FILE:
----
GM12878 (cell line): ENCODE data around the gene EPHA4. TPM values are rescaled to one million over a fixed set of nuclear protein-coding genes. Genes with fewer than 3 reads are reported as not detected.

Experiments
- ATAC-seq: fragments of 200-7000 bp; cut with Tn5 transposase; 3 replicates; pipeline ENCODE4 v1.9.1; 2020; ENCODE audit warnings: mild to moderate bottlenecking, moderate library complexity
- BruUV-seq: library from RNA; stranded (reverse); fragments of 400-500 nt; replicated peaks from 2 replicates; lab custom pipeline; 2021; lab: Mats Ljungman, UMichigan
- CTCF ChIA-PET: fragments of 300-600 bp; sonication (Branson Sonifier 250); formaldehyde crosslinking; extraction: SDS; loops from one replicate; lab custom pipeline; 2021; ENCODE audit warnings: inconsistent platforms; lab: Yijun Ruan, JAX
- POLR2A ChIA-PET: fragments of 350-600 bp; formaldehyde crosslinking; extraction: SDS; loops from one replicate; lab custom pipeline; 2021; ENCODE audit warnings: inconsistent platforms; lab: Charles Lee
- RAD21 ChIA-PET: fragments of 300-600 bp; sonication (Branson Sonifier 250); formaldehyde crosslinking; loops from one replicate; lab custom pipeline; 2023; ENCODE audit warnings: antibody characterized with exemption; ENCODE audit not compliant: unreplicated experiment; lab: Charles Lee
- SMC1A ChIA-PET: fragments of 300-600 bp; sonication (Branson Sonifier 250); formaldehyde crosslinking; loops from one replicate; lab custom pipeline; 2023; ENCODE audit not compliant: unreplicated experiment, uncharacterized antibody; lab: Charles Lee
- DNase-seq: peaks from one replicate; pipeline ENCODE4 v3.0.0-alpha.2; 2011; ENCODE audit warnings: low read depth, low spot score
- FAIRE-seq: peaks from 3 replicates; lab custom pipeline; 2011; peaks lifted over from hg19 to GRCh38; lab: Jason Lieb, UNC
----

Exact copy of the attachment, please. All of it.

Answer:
GM12878 (cell line): ENCODE data around the gene EPHA4. TPM values are rescaled to one million over a fixed set of nuclear protein-coding genes. Genes with fewer than 3 reads are reported as not detected.

Experiments
- ATAC-seq: fragments of 200-7000 bp; cut with Tn5 transposase; 3 replicates; pipeline ENCODE4 v1.9.1; 2020; ENCODE audit warnings: mild to moderate bottlenecking, moderate library complexity
- BruUV-seq: library from RNA; stranded (reverse); fragments of 400-500 nt; replicated peaks from 2 replicates; lab custom pipeline; 2021; lab: Mats Ljungman, UMichigan
- CTCF ChIA-PET: fragments of 300-600 bp; sonication (Branson Sonifier 250); formaldehyde crosslinking; extraction: SDS; loops from one replicate; lab custom pipeline; 2021; ENCODE audit warnings: inconsistent platforms; lab: Yijun Ruan, JAX
- POLR2A ChIA-PET: fragments of 350-600 bp; formaldehyde crosslinking; extraction: SDS; loops from one replicate; lab custom pipeline; 2021; ENCODE audit warnings: inconsistent platforms; lab: Charles Lee
- RAD21 ChIA-PET: fragments of 300-600 bp; sonication (Branson Sonifier 250); formaldehyde crosslinking; loops from one replicate; lab custom pipeline; 2023; ENCODE audit warnings: antibody characterized with exemption; ENCODE audit not compliant: unreplicated experiment; lab: Charles Lee
- SMC1A ChIA-PET: fragments of 300-600 bp; sonication (Branson Sonifier 250); formaldehyde crosslinking; loops from one replicate; lab custom pipeline; 2023; ENCODE audit not compliant: unreplicated experiment, uncharacterized antibody; lab: Charles Lee
- DNase-seq: peaks from one replicate; pipeline ENCODE4 v3.0.0-alpha.2; 2011; ENCODE audit warnings: low read depth, low spot score
- FAIRE-seq: peaks from 3 replicates; lab custom pipeline; 2011; peaks lifted over from hg19 to GRCh38; lab: Jason Lieb, UNC